It's been a while since I've dusted off the old soapbox and clambered up it to address the masses with the indispensable wisdom of my opinions, so today I'm addressing America's public diplomacy strategy, lifting liberally from my final exam in Public Diplomacy:
When the Office of the Under Secretary of State for Public Diplomacy and Public Affairs released its twenty-first century public diplomacy strategy, the document was criticized by some for lacking innovation and specificity.
The plan identified five "strategic imperatives" for public diplomacy: shaping global narratives; expanding and improving interpersonal relationships; combating violent extremism; ensuring foreign policy decisions are well informed; and improving structures, processes and resources for more coordinated and effective public diplomacy. These are good and important goals, but it is essential that the Office identify how this vision will be implemented.
U.S. public diplomacy resources are diverse and well established, including tools such as exchange programs, information and broadcasting bodies, cultural exhibits and social media outreach. However, these programs have historically been underfunded except for periods when the United States felt itself to be threatened by some foreign menace. The difficulties arising from low funding have been compounded in recent years by the dissolution of USIA and the lack of a clear coordinating body for public diplomacy activities. In addition, many public diplomacy programs are unidirectional, demonstrating greater adeptness at sharing information than gathering it from other countries.
Any strategic plan for public diplomacy must acknowledge these shortcomings and the fact that information and communication technologies are making rapid, inexpensive, broad-scale communication easier every day. Therefore, the Office's implementation of the new public diplomacy strategy must be coordinated and well funded, and its programs must emphasize listening to and collaborating with foreign publics. A successful public diplomacy program must engage foreign publics in general, not merely elites. It must celebrate the nation's culture and achievements without belittling those of other nations. And it must be based in wise and defensible foreign policy decisions. A presidential directive, like that described by Bruce Gregory in Public Diplomacy and Strategic Communication could integrate policy and public diplomacy, ensuring that public diplomacy officials are involved in assessment, planning and evaluation of foreign policy.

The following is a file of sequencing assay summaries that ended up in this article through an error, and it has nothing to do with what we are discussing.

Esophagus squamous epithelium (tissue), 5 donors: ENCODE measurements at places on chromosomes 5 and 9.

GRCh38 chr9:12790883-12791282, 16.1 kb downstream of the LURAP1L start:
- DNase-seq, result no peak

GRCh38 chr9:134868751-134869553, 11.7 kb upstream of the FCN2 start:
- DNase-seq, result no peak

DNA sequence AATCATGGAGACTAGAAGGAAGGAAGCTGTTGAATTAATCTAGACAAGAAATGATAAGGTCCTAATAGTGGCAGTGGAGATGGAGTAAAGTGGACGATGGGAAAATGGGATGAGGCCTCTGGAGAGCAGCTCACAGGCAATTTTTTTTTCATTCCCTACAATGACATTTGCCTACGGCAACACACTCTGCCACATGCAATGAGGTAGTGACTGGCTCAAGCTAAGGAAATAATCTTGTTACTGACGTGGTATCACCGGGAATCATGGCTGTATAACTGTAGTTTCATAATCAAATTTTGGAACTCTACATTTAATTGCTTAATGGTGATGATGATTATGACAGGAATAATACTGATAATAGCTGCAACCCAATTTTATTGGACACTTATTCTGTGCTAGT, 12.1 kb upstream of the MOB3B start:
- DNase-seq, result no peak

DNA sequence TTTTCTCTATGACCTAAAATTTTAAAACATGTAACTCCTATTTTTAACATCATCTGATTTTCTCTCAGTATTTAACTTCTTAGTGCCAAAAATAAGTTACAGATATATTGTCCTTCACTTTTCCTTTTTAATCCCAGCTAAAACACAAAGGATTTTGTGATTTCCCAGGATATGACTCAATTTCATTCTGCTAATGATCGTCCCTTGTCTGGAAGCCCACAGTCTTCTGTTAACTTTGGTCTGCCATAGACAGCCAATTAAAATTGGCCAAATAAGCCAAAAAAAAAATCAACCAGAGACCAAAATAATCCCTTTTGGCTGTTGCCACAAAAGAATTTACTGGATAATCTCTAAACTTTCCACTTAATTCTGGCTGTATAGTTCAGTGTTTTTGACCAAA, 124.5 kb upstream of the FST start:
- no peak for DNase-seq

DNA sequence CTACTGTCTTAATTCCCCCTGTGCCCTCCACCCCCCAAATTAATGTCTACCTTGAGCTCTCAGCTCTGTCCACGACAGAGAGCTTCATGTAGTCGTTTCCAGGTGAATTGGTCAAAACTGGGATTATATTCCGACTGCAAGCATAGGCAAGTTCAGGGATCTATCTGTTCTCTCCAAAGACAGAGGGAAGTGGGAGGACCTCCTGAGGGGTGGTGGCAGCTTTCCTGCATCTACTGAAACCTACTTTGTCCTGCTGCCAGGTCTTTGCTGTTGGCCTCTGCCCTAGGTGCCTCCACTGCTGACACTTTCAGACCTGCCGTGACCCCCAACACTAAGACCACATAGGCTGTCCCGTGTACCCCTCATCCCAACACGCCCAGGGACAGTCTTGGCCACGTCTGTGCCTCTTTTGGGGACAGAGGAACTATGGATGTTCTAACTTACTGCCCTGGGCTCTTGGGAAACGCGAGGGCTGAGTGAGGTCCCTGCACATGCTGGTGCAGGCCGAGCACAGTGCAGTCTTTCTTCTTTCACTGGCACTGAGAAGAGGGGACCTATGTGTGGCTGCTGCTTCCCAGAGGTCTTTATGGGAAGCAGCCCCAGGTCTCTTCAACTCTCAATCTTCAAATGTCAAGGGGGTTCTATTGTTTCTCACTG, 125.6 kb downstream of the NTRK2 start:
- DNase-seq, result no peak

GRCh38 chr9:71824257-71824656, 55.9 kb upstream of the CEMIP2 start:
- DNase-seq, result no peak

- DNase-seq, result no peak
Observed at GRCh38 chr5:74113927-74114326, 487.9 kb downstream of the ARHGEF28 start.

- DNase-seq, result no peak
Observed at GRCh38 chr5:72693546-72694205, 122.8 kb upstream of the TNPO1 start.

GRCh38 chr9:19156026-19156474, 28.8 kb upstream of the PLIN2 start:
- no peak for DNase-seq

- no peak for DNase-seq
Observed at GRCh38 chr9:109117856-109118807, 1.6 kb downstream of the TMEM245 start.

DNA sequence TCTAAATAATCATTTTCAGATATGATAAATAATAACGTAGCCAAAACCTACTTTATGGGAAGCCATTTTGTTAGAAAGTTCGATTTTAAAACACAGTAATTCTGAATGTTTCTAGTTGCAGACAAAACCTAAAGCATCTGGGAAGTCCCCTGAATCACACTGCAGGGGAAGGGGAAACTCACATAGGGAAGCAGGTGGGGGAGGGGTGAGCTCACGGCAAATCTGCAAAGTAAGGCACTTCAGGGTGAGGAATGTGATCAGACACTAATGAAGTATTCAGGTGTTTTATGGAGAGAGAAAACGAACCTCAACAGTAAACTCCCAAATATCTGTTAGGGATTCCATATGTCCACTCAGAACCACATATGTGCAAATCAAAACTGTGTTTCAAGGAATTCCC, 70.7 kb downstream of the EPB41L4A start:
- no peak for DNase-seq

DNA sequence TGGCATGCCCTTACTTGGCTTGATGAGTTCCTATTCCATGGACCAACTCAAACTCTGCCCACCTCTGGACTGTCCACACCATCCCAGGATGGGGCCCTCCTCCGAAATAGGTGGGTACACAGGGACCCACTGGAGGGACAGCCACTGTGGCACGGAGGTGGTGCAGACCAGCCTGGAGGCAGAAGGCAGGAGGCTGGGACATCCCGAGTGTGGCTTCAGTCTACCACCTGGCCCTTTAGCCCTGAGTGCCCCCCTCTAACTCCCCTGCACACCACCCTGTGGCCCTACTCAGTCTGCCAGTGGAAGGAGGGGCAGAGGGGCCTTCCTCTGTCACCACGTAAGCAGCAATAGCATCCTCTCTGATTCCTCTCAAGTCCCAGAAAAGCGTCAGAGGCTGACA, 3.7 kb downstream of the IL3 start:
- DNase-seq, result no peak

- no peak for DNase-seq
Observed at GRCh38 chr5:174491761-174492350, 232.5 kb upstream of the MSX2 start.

The current strategy calls for structural reforms, but the result of the proposed changes is still a fragmented, uncoordinated collection of public diplomacy bodies. The Office should reconsider the existing restructuring proposal and focus instead on creating a new body to coordinate cultural diplomacy programs. The Department of State would continue to run its public diplomacy information programs. It is unrealistic, and excessively limiting, to expect all public diplomacy actions to be contained within one government body. After all, there is wisdom in USIA director Edward R. Murrow's strategy of encouraging citizen diplomats, foreign correspondents and others to tell the nation's story.
But it is equally unrealistic to expect that a message delivered by such a diverse body can be fully controlled. The State Department should create a branch devoted to facilitating communication between various public diplomacy agencies—formal and informal, governmental and non-governmental—but the branch should acknowledge that perfect coordination is impossible.